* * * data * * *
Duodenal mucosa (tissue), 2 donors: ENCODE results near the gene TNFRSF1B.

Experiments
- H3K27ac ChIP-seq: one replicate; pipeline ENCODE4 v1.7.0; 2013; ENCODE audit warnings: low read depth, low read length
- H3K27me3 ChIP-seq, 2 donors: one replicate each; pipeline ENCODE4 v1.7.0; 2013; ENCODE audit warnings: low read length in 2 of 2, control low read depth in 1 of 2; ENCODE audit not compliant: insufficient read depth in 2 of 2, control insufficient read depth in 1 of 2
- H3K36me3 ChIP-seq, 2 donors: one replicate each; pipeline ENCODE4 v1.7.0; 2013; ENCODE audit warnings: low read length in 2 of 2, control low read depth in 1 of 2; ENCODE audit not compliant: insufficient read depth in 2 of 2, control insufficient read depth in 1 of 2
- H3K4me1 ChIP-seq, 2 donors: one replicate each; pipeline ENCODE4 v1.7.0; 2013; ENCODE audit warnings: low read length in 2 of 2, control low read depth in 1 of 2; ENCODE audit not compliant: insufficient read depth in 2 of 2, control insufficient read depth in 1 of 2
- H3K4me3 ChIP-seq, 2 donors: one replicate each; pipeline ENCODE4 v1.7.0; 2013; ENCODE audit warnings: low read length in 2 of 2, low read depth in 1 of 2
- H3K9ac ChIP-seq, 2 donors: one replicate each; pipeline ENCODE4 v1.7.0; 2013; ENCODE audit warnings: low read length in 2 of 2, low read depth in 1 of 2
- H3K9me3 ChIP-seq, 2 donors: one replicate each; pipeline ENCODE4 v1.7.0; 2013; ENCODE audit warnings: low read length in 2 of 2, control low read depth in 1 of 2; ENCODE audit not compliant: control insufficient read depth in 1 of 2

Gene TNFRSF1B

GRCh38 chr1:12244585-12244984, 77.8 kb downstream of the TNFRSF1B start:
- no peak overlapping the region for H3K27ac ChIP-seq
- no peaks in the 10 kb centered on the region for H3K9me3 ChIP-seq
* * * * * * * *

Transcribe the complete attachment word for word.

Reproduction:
Duodenal mucosa (tissue), 2 donors: ENCODE results near the gene TNFRSF1B.

Experiments
- H3K27ac ChIP-seq: one replicate; pipeline ENCODE4 v1.7.0; 2013; ENCODE audit warnings: low read depth, low read length
- H3K27me3 ChIP-seq, 2 donors: one replicate each; pipeline ENCODE4 v1.7.0; 2013; ENCODE audit warnings: low read length in 2 of 2, control low read depth in 1 of 2; ENCODE audit not compliant: insufficient read depth in 2 of 2, control insufficient read depth in 1 of 2
- H3K36me3 ChIP-seq, 2 donors: one replicate each; pipeline ENCODE4 v1.7.0; 2013; ENCODE audit warnings: low read length in 2 of 2, control low read depth in 1 of 2; ENCODE audit not compliant: insufficient read depth in 2 of 2, control insufficient read depth in 1 of 2
- H3K4me1 ChIP-seq, 2 donors: one replicate each; pipeline ENCODE4 v1.7.0; 2013; ENCODE audit warnings: low read length in 2 of 2, control low read depth in 1 of 2; ENCODE audit not compliant: insufficient read depth in 2 of 2, control insufficient read depth in 1 of 2
- H3K4me3 ChIP-seq, 2 donors: one replicate each; pipeline ENCODE4 v1.7.0; 2013; ENCODE audit warnings: low read length in 2 of 2, low read depth in 1 of 2
- H3K9ac ChIP-seq, 2 donors: one replicate each; pipeline ENCODE4 v1.7.0; 2013; ENCODE audit warnings: low read length in 2 of 2, low read depth in 1 of 2
- H3K9me3 ChIP-seq, 2 donors: one replicate each; pipeline ENCODE4 v1.7.0; 2013; ENCODE audit warnings: low read length in 2 of 2, control low read depth in 1 of 2; ENCODE audit not compliant: control insufficient read depth in 1 of 2

Gene TNFRSF1B

GRCh38 chr1:12244585-12244984, 77.8 kb downstream of the TNFRSF1B start:
- no peak overlapping the region for H3K27ac ChIP-seq
- no peaks in the 10 kb centered on the region for H3K9me3 ChIP-seq